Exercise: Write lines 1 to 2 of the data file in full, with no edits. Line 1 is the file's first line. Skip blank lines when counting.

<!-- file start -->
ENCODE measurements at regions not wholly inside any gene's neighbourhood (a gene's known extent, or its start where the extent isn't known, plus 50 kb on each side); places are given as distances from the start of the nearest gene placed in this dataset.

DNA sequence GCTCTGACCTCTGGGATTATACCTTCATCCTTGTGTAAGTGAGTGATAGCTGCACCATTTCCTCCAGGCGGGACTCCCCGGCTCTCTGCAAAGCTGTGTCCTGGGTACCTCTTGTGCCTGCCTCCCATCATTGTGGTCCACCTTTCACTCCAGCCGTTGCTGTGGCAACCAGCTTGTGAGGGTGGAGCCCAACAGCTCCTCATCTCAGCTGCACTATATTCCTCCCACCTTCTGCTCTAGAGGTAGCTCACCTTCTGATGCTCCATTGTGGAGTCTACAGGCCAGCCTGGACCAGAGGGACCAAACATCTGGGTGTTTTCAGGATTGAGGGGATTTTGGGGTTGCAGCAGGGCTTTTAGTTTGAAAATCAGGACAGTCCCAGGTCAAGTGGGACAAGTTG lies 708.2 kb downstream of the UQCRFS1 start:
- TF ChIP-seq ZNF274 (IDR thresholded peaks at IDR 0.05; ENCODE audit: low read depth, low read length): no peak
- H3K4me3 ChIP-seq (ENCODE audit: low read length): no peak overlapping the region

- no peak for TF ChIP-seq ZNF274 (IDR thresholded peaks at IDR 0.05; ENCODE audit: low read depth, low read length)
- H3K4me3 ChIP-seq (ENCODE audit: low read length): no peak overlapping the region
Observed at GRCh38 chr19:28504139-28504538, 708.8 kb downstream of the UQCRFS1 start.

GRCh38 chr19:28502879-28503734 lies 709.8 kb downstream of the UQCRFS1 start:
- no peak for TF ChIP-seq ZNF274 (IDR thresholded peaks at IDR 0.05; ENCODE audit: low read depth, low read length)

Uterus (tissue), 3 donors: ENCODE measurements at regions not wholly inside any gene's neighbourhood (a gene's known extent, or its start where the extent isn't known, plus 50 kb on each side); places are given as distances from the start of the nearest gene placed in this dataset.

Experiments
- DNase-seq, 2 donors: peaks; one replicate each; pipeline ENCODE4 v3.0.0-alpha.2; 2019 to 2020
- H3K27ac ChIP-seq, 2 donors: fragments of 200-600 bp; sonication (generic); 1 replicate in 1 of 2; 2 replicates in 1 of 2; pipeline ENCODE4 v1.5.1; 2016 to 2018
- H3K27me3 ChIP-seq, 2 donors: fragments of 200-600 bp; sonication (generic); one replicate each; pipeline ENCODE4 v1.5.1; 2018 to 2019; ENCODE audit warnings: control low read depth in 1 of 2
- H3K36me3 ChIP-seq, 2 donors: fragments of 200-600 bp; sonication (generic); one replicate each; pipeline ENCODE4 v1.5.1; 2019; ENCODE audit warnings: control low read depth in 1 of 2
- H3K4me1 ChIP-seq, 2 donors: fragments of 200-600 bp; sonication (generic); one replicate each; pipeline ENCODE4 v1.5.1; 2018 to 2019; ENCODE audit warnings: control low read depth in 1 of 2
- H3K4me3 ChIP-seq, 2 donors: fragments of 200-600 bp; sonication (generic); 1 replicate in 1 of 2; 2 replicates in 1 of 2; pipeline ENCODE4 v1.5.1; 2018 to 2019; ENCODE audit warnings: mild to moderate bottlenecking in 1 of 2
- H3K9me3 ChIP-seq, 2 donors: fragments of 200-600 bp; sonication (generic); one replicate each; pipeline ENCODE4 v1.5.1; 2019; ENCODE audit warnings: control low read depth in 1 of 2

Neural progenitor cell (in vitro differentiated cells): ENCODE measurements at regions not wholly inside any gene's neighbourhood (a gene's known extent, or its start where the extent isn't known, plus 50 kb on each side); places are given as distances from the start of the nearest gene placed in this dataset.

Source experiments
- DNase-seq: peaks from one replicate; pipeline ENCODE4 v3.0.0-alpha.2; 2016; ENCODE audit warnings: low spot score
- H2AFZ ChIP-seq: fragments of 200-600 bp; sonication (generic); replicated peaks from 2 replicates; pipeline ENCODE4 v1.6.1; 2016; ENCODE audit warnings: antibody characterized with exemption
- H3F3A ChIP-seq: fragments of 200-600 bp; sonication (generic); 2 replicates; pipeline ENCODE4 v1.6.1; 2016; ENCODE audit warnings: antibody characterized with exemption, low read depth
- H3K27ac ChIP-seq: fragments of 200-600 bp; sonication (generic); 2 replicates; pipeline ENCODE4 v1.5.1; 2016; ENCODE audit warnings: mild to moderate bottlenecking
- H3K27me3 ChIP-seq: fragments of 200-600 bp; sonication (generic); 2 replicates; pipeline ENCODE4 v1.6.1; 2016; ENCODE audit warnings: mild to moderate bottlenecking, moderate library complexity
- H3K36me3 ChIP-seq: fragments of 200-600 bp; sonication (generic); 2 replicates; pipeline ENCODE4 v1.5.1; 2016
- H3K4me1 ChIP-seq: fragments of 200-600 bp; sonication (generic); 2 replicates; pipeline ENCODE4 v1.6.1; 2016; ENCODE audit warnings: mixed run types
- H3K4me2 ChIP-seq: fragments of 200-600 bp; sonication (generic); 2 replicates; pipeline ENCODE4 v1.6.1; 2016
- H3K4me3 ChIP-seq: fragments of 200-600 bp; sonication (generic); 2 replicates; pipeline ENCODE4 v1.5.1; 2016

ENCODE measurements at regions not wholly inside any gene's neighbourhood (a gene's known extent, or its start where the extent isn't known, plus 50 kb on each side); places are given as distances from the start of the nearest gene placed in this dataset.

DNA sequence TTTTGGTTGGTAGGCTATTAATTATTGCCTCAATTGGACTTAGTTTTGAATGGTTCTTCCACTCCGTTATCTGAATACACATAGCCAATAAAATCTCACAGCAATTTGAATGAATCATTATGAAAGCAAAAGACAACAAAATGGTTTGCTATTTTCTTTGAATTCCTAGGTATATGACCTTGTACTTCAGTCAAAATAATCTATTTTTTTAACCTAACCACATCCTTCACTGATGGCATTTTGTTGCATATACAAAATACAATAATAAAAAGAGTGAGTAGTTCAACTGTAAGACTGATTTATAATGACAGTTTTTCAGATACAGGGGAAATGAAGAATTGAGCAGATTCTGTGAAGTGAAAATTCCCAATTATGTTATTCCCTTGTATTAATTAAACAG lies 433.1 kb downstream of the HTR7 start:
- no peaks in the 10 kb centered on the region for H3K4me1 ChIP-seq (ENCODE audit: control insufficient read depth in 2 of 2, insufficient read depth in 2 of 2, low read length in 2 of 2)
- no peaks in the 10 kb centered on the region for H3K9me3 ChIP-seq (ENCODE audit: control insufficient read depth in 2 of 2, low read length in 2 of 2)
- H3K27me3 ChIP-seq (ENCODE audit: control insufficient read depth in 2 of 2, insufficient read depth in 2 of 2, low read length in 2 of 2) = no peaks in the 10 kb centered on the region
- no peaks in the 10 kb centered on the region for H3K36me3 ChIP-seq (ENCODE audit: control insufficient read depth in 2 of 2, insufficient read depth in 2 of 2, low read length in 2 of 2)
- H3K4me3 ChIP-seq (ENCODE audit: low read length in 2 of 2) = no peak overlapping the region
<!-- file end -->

ENCODE measurements at regions not wholly inside any gene's neighbourhood (a gene's known extent, or its start where the extent isn't known, plus 50 kb on each side); places are given as distances from the start of the nearest gene placed in this dataset.

DNA sequence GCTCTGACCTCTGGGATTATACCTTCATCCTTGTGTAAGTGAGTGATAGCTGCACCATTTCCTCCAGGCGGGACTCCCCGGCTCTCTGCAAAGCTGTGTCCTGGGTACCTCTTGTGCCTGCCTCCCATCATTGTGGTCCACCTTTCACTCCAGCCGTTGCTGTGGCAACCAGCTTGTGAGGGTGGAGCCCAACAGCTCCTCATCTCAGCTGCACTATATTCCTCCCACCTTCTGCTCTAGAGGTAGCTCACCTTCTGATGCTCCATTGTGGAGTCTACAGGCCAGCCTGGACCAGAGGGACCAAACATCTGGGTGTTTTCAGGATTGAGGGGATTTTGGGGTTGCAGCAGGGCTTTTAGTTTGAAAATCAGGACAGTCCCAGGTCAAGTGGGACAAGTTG lies 708.2 kb downstream of the UQCRFS1 start: